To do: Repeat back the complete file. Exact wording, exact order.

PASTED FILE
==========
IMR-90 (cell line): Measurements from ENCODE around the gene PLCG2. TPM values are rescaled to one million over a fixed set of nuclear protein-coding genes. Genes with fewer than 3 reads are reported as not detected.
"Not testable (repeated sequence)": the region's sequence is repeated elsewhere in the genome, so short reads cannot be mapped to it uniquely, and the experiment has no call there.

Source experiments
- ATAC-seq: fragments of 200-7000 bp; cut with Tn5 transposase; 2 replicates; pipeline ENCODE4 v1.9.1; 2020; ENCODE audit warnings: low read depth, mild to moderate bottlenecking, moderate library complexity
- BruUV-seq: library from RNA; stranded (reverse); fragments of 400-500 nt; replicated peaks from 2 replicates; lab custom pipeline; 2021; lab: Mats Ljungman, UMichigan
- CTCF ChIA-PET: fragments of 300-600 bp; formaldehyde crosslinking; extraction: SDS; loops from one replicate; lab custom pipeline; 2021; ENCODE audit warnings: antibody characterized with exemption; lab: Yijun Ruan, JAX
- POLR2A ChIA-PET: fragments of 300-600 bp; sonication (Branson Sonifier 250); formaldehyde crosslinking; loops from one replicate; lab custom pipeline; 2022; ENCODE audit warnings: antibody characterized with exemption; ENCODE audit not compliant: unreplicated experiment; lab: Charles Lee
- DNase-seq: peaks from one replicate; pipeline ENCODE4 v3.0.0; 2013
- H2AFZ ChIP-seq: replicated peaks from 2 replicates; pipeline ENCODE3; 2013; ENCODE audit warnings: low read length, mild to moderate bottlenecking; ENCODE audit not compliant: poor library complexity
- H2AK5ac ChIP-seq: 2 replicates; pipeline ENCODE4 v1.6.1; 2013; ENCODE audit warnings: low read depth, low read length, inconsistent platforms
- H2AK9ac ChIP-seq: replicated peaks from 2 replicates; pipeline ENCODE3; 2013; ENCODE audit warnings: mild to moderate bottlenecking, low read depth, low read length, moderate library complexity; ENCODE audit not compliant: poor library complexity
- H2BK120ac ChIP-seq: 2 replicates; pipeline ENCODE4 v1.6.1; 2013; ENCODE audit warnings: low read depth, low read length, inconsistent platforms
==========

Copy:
IMR-90 (cell line): Measurements from ENCODE around the gene PLCG2. TPM values are rescaled to one million over a fixed set of nuclear protein-coding genes. Genes with fewer than 3 reads are reported as not detected.
"Not testable (repeated sequence)": the region's sequence is repeated elsewhere in the genome, so short reads cannot be mapped to it uniquely, and the experiment has no call there.

Source experiments
- ATAC-seq: fragments of 200-7000 bp; cut with Tn5 transposase; 2 replicates; pipeline ENCODE4 v1.9.1; 2020; ENCODE audit warnings: low read depth, mild to moderate bottlenecking, moderate library complexity
- BruUV-seq: library from RNA; stranded (reverse); fragments of 400-500 nt; replicated peaks from 2 replicates; lab custom pipeline; 2021; lab: Mats Ljungman, UMichigan
- CTCF ChIA-PET: fragments of 300-600 bp; formaldehyde crosslinking; extraction: SDS; loops from one replicate; lab custom pipeline; 2021; ENCODE audit warnings: antibody characterized with exemption; lab: Yijun Ruan, JAX
- POLR2A ChIA-PET: fragments of 300-600 bp; sonication (Branson Sonifier 250); formaldehyde crosslinking; loops from one replicate; lab custom pipeline; 2022; ENCODE audit warnings: antibody characterized with exemption; ENCODE audit not compliant: unreplicated experiment; lab: Charles Lee
- DNase-seq: peaks from one replicate; pipeline ENCODE4 v3.0.0; 2013
- H2AFZ ChIP-seq: replicated peaks from 2 replicates; pipeline ENCODE3; 2013; ENCODE audit warnings: low read length, mild to moderate bottlenecking; ENCODE audit not compliant: poor library complexity
- H2AK5ac ChIP-seq: 2 replicates; pipeline ENCODE4 v1.6.1; 2013; ENCODE audit warnings: low read depth, low read length, inconsistent platforms
- H2AK9ac ChIP-seq: replicated peaks from 2 replicates; pipeline ENCODE3; 2013; ENCODE audit warnings: mild to moderate bottlenecking, low read depth, low read length, moderate library complexity; ENCODE audit not compliant: poor library complexity
- H2BK120ac ChIP-seq: 2 replicates; pipeline ENCODE4 v1.6.1; 2013; ENCODE audit warnings: low read depth, low read length, inconsistent platforms